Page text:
Mostafa T, Ploubidis GB, Study MC (2017) Sixth Survey 2015–2016: technical report on response (Age 14). Centre for Longitudinal Studies, London

    Google Scholar 

  18. 18.

    Goodman R (1997) The Strengths and Difficulties Questionnaire: a research note. J Child Psychol Psychiatry 38:581–586

    CAS  Article  Google Scholar 

  19. 19.

    Patalay P et al (2015) A general psychopathology factor in early adolescence. Br J Psychiatry 207:15–22

    Article  Google Scholar 

  20. 20.

    Angold A et al (1995) The development of a short questionnaire for use in epidemiological studies of depression in children and adolescents. Int J Methods Psychiat Res 5:237–249

    Google Scholar 

  21. 21.

    Taylor MF et al (2010) British household panel survey user manual volume a: introduction, technical report and appendices. University of Essex, Colchester

    Google Scholar 

  22. 22.

    Schor J (2004) Born to buy: The commercialized child and the new consumer culture. Simon and Schuster, New York

    Google Scholar 

  23. 23.

    Elliott CD, Smith P, McCulloch K (1996) British Ability Scales second edition (BAS II): administration and scoring manual. Nelson, London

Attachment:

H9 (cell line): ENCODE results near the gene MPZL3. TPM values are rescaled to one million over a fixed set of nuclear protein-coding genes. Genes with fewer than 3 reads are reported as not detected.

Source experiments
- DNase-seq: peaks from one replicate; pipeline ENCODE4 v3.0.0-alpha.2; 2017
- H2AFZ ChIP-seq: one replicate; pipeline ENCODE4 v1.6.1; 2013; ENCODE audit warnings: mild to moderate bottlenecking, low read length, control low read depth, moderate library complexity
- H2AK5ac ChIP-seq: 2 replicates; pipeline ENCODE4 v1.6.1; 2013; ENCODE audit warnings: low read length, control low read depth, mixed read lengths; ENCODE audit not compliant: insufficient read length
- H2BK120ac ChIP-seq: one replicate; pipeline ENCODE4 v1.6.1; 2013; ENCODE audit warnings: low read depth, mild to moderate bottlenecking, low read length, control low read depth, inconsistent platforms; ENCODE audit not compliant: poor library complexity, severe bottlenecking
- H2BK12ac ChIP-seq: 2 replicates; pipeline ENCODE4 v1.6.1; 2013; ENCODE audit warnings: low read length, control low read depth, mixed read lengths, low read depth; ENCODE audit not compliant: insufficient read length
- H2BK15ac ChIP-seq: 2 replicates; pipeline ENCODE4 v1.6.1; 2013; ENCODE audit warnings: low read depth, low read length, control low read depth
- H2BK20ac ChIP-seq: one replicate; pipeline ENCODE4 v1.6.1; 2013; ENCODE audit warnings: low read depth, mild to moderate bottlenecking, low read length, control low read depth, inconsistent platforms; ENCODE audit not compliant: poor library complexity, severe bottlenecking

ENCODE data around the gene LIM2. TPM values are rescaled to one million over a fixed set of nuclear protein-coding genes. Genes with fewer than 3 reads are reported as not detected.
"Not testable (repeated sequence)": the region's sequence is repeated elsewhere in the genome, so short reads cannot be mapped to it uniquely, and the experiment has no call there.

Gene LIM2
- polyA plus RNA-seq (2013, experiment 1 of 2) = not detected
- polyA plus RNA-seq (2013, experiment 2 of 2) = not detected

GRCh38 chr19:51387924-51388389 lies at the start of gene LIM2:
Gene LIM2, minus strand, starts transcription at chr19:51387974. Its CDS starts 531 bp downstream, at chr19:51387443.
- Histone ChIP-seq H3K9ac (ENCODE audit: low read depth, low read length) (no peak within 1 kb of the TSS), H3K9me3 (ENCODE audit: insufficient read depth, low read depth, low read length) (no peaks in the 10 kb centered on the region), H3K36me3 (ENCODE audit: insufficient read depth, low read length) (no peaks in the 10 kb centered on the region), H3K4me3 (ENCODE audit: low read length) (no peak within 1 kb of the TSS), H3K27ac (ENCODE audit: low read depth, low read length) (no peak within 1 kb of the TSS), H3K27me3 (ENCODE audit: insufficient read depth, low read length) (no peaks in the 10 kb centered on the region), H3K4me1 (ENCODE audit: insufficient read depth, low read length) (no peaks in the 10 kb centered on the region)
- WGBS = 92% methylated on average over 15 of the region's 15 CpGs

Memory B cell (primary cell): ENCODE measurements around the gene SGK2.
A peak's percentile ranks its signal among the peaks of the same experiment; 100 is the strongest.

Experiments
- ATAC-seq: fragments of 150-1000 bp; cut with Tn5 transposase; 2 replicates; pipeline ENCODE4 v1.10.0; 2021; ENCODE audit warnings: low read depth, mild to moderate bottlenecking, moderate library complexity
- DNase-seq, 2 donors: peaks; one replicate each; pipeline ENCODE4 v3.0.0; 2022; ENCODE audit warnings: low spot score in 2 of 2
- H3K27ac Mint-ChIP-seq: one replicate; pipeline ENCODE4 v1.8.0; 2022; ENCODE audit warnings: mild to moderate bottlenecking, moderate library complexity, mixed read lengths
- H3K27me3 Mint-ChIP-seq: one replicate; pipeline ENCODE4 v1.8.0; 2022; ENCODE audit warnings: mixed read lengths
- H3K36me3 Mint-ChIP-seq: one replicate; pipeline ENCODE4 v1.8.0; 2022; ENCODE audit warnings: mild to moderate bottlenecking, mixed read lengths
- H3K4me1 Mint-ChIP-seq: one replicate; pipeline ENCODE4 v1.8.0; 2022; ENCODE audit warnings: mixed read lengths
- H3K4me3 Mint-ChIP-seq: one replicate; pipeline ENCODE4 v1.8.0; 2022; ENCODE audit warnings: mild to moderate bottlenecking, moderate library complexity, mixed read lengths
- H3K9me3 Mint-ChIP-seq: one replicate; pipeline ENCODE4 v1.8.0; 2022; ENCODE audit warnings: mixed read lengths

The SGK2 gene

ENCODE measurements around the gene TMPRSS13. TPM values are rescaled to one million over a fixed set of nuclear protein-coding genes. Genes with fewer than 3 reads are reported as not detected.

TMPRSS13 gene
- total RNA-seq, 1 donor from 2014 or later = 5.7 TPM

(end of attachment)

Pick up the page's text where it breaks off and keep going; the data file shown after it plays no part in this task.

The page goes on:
Google Scholar 

  24. 24.

    Cole T, Lobstein T (2012) Extended international (IOTF) body mass index cut-offs for thinness, overweight and obesity. Pediat Obesity 7:284–294

    CAS  Article  Google Scholar 

  25. 25.

    Kessler RC et al (2003) Screening for serious mental illness in the general population. Arch General Psychiatry 60(2):184–189

    Article  Google Scholar 

  26. 26.

    StataCorp, Stata statistical software (2015) Release 14. StataCorp LP, College Station

    Google Scholar 

  27. 27.

    Kanji K (2006) Z-test for two correlation coefficients. In: Kanji K 100 statistical tests. Sage, London, pp 42–43

    Chapter  Google Scholar 

  28. 28.

    Patalay P et al (2017) Cross-domain symptom development typologies and their antecedents: results from the UK Millennium Cohort Study. J Am Acad Child Adolesc Psychiatry 56(9):765–776

    Article  Google Scholar 

  29. 29.

    Deighton J et al (2018) Longitudinal pathways between mental health difficulties and academic performance during middle childhood and early adolescence. Br J Dev Psychol 36(1):110–126

    Article  Google Scholar 

  30. 30.

    Tram JM, Cole DA (2006) A multimethod examination of the stability of depressive symptoms in childhood and adolescence. J Abnorm Psychol 115(4):674

    Article  Google Scholar 

  31. 31.

    Diener E, Eunkook M, Suh (1997) Subjective well-being and age: an international analysis. Ann Rev Gerontol Geriatr 17:304–324

    Google Scholar 

  32. 32.

    Graham C, Chattopadhyay S (2013) Gender and well-being around the world. Int J Happiness Dev 1(2):212–232